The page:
San Diego County is generally safer than the U.S. as a whole, though elder abuse and several types of violent crime are on the rise locally, according to a report released April 20.
San Diego Association of Governments’ Criminal Justice Research Division Director Cynthia Burke presented the report, which compiled regional crime data from 1980 to 2017, to the agency’s Public Safety Committee.
Property crimes, in particular, hit a 38-year low in San Diego County last year with 56,793 reported cases: a rate of 17.13 cases per 1,000 people.
Figures from 2016, the newest available national statistics, also show the 2016 local property crime rate of 18.67 was lower than the nation, which had a 24.51 property crime rate. In contrast, San Diego County featured a higher property crime rate than the U.S. in 1980.
Larcenies represented most of the local property crimes, 67 percent, committed in 2017. Vehicle thefts made up 17 percent and burglaries another 16 percent, including an alarming number of unforced burglaries through unlocked windows and doors, Burke said.
“It blows me away how many burglaries are done without forced entry,” Burke said to the committee. “Don’t make yourself an easy target.”
Though reported property crimes fell, there were 11,289 violent crimes in 2017, a 2 percent increase over 2016. The 2017 rate was still the fourth-lowest local violent crime rate since 1980. The 2016 rate of 3.33, meanwhile, was lower than the national 2016 average of 3.86.
The number of homicides decreased in 2017, though there were more rapes, robberies and aggravated assaults.
Aggravated assault was the most common type of violent crime, representing nearly two-thirds of cases. Robberies accounted for 27 percent of violent crimes, rapes 10 percent and homicides 1 percent.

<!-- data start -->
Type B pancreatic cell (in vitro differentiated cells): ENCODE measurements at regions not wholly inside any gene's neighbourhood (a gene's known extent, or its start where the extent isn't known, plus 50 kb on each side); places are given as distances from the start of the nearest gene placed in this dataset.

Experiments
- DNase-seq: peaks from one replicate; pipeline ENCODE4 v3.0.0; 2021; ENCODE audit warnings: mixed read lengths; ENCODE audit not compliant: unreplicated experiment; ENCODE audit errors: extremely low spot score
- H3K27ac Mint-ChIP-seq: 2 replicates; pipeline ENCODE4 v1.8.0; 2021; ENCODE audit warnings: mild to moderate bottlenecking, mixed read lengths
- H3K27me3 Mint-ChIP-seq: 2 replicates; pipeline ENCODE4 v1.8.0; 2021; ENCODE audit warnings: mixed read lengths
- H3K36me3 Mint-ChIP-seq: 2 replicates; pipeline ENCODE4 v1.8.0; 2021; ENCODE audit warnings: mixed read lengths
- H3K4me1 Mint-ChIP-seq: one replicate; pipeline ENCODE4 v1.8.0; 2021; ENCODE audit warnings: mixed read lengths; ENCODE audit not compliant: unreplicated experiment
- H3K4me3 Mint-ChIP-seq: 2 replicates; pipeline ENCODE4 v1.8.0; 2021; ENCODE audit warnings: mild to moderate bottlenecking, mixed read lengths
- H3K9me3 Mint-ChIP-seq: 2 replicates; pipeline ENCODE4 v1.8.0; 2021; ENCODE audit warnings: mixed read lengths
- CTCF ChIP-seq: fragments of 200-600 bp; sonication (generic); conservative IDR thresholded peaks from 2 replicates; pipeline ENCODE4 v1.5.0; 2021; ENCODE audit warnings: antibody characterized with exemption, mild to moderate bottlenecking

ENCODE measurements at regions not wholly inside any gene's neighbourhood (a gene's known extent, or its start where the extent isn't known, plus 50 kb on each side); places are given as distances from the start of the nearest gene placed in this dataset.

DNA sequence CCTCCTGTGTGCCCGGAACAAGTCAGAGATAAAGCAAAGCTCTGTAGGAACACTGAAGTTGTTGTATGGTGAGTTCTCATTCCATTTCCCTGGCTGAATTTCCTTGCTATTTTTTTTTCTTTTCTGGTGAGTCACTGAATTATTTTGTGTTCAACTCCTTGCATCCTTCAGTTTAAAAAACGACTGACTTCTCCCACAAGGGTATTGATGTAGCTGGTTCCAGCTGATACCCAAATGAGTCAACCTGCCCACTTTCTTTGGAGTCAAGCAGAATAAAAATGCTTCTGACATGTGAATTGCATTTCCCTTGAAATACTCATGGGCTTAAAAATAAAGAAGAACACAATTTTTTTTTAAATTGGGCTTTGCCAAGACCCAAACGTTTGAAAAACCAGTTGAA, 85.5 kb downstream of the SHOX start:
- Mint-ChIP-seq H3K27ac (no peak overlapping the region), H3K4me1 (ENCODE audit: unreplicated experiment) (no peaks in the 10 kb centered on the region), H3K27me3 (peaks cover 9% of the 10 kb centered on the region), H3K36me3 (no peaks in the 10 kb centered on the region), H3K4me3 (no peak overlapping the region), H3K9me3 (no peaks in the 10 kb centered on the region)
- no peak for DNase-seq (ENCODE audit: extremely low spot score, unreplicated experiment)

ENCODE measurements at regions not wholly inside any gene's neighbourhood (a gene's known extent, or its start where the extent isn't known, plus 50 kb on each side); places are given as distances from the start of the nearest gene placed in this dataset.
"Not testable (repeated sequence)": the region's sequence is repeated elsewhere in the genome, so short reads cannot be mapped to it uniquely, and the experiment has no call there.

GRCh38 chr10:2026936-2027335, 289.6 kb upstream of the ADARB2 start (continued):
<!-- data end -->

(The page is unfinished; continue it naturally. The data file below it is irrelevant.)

Reported cases don’t represent all crime committed in San Diego County. A 2016 National Crime Victimization Survey estimates only 36 percent of property crimes and 42 percent of violent crimes are reported in the U.S.
Crime against elders, in particular, may end up falling through the cracks, District Attorney Summer Stephan told the committee. Victims may have trouble reporting abuse by loved ones or caregivers. Many cases are also brought to county Adult Protective Services but aren’t presented for prosecution.
Over the last five years, the number of reported violent crimes against San Diego County seniors has jumped 37 percent.
“Clearly that indicates this is an area that needs extra attention, especially when you look at San Diego County as a very safe region. This is a definite outlier that needs our attention,” Stephan said.
The District Attorney’s Office released a blueprint in March for combating elder abuse, similar to other regional blueprints regarding child abuse, human trafficking and domestic violence prevention.
The blueprint recommends creating police protocol to better recognize elder abuse. It also proposes an elder protection council that brings together Adult Protective Services employees as well as medical, banking and real estate professionals to address common violent crimes and financial scams directed toward seniors.
— City News Service